Illustration: Karin Sunvisson.

Conference reports Following the Nord Stream. Elder statesmen paved the way

“Follow the pipeline” was also one of the central themes of the 10th Aleksanteri Conference, “Fuelling the Future: Assessing Russia’s Role in Eurasia’s Energy Complex”, held at the University of Helsinki at the end of October 2010.

Published in the printed edition of Baltic Worlds Page 14, Vol 4:2010
Published on on January 10, 2011

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”Pipelinestan” is a much-used concept by the eminent traveling reporter Pepe Escobar in Asia Times. “Follow the pipeline” was also one of the central themes of the 10th Aleksanteri Conference, “Fuelling the Future: Assessing Russia’s Role in Eurasia’s Energy Complex”, held at the University of Helsinki at the end of October 2010.

There is a growing interest in pipelines transporting oil and gas eastward, from Russia and Central Asia to China and other Asian countries, but Europe is still the most important market for energy from Caspian and neighboring fields, and there are competing projects for new pipelines to move oil and gas to the east.

Of these new projects, only Nord Stream is already being realized — no decision has been reached about the competing alternatives around the Black Sea — South Stream, Blue Stream or Nabucco — even though interest in them has been keener. Hanna Smith has some thoughts on this. She is a researcher at the Aleksanteri Institute and spoke at the conference about Nord Stream as an example of the importance of energy in Russian foreign policy.

According to Smith, this is an interesting case study in several respects: it combines bilateralism, multilateralism, and globalization. Several states, as well as the EU, commercial enterprises, and “elder statesmen”, have been involved, and historical memory plays an important role here. Nord Stream is a result of bilateral negotiations between Germany and Russia and bypasses the Baltic countries and Poland, which has resulted in accusations of a new Molotov-Ribbentrop pact. The point of contention was probably about the transit fees for which these countries had been hoping. Some other EU countries thought that the gas deliveries should have been a question for the entire European Union, not just for Germany. In Sweden, fears were voiced that the pipeline could be used for espionage. The EU Commission, however, declared that the project was important for the Union.

The primary concerns were, however, about the environmental effects  of the pipeline on the shallow Baltic Sea. Since the pipeline from Vyborg to  Greifswald — the longest sub-sea pipeline in the world — mainly goes through the Finnish and Swedish economic zones, the project had to pass environmental examinations in both countries. One of the problems is the number of mines and old munitions on the bottom of the Baltic Sea. To minimize this problem it was decided to change the type of ship laying down the pipeline from one stabilizing by laying anchor to one stabilizing in another way. Anchoring would also have disturbed sea life more.

Hanna Smith thinks this was one of the points where the “elder statesmen” engaged by Nord Stream, such as former prime ministers Gerhard Schröder of Germany and Paavo Lipponen of Finland, were useful: they not only lobbied for support for the project in their countries, but were also able to tell Gazprom how details of the project should be modified in order to get it approved:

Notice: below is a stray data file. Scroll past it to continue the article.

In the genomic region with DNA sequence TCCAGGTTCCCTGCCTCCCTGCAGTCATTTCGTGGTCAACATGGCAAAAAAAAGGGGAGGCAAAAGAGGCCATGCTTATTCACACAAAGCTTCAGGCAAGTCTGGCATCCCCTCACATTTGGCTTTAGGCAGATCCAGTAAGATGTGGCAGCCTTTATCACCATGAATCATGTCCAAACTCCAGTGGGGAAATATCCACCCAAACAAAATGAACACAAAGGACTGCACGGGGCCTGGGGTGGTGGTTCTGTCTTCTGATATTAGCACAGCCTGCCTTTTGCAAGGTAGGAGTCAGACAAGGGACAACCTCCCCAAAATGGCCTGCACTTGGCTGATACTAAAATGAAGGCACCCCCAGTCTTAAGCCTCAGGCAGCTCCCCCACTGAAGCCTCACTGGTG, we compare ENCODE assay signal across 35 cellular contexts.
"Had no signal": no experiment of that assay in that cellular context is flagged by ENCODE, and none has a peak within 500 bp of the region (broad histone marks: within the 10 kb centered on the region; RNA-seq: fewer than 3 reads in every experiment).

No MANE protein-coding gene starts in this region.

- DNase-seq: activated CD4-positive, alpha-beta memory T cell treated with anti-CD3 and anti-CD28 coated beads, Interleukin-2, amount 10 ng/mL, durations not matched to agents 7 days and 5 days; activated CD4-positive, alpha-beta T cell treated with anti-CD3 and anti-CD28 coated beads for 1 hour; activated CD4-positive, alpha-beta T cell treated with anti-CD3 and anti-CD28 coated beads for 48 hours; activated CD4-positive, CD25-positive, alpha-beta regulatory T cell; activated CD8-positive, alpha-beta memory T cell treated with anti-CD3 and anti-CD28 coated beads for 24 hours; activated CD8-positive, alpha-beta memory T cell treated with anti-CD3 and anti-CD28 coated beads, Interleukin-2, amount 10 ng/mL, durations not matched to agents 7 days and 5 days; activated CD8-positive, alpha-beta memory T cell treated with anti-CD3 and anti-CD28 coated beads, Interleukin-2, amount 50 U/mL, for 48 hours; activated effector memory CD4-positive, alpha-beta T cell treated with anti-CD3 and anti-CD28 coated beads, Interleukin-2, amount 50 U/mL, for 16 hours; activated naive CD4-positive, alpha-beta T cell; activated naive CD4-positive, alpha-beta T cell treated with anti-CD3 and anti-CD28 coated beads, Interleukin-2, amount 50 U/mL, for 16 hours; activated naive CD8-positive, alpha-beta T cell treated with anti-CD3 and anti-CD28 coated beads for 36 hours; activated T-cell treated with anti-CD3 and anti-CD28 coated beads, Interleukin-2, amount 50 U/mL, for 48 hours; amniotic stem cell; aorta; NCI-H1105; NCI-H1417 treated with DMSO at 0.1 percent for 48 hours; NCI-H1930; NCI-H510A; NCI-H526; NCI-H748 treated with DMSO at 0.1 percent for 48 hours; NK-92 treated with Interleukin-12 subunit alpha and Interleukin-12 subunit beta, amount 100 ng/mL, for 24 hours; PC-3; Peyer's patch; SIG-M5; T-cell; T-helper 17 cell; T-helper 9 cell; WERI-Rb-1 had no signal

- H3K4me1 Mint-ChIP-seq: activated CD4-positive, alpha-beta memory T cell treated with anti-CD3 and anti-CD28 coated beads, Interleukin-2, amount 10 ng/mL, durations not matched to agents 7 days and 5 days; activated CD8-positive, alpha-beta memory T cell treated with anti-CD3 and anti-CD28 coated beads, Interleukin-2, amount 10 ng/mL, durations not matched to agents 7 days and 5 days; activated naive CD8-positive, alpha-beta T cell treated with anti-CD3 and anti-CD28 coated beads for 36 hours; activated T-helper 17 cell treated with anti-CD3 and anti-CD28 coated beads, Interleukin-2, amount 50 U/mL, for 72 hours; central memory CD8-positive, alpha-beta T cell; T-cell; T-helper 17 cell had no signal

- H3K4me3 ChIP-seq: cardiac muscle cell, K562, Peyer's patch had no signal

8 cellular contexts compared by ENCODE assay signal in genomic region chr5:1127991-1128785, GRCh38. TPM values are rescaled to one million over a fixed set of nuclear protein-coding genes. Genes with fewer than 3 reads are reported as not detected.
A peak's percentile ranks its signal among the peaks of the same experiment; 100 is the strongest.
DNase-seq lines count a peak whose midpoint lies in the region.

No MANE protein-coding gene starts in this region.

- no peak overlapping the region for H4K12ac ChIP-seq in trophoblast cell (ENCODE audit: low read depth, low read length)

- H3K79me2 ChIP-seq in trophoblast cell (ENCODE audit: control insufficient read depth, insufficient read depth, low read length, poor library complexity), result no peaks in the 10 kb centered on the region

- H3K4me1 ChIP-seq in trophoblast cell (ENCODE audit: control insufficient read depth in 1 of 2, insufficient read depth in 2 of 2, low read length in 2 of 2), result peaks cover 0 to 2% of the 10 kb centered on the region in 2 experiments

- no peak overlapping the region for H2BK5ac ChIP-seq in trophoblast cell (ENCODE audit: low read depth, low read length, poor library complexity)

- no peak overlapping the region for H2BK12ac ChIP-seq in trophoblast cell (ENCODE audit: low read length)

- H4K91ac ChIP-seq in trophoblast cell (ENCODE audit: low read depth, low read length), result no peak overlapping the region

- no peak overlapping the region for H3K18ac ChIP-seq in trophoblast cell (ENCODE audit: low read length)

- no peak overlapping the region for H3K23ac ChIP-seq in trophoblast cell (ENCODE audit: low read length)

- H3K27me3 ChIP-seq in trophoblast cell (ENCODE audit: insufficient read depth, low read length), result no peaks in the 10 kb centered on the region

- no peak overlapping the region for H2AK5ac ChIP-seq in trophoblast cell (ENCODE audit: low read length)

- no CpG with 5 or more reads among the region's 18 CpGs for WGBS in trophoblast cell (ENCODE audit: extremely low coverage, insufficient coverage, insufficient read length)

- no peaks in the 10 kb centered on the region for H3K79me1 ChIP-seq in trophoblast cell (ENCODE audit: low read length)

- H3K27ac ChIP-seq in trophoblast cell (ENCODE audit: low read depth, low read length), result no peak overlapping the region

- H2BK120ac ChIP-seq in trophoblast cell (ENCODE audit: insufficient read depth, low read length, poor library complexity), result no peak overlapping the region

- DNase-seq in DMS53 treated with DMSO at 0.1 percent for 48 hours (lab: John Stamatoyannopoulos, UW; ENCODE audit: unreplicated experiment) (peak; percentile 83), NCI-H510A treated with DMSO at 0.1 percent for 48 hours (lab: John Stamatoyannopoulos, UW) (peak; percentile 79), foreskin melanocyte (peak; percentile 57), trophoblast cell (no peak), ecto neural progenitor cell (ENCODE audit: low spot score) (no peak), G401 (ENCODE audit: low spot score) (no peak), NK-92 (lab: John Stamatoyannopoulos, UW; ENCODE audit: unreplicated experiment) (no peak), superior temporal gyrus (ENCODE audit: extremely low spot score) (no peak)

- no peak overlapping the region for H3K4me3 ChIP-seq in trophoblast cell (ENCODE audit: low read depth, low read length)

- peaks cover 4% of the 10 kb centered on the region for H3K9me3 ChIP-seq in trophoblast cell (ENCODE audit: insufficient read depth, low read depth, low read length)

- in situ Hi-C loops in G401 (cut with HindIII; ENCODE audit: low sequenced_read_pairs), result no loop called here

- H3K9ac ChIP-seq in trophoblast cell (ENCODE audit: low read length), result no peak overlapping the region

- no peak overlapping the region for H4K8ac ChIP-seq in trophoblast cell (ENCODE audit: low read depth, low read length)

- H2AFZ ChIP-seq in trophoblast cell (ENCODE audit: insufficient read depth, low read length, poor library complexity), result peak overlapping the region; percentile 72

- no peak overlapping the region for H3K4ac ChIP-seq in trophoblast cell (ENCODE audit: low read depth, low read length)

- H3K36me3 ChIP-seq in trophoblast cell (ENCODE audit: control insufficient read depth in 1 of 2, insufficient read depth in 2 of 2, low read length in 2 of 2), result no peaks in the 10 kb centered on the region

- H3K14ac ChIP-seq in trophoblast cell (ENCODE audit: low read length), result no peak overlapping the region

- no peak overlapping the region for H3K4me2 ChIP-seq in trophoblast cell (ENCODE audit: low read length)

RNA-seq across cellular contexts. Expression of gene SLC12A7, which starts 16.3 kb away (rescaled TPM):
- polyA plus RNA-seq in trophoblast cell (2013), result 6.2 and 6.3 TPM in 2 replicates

“This has also been a learning process for Russian decision makers; they got to know how to take care of this and that in a way that would not have been possible in Russia.”

It might even be that this mostly rational process in the North of Europe has helped the Nord Stream project get off to a faster start than the competing projects in South Eastern Europe.

Hanna Smith reminds us that the first idea for Nord Stream was a Finnish one. The Neste oil company proposed in 1995 that a gas pipeline be built through Finland to its most Southern point, Hanko. From there the plan was for it to continue to Germany, presumably through Sweden. For Neste, the idea was to use part of the gas in Finland — and there would also have been other benefits for the country. When Finland was left aside, Neste withdraw from the project and Gazprom continued planning with its German partners. The project grew much bigger when the Netherlands, France, and even the United Kingdom, became interested in buying Russian gas.

About the foreign policy aspects of energy, Hanna Smith said that the relationship is complex. It is often thought that energy simply provides power; however this is too simple. Energy can be used as a foreign policy tool in a negative sense, but such a use can also turn against those using it in this way.

Russia is, according to her, so dependent on its energy that even if it can use it as a “weapon”, it is at the same time also a prisoner of the framework. In the case of Nord Stream, Russia has invested not only a lot of money, but also too much prestige to allow it to fail.

The conference was organized by the Eurasian Energy Group, one of the most important units of the Aleksanteri Institute, connecting its own researchers with an international network of experts. It was established in 2005 and is led by David Dusseault, acting professor in Russian Energy Policy at the Institute. The group has been trying to formulate a “social-structurationist approach to energy policy”, which was presented at the conference, but most of the approximately 70 presentations described more practical aspects of Russian energy policy, from the coexistence of the gas industry and the reindeer herders
in Siberia, to Gazprom as a media
owner. ≈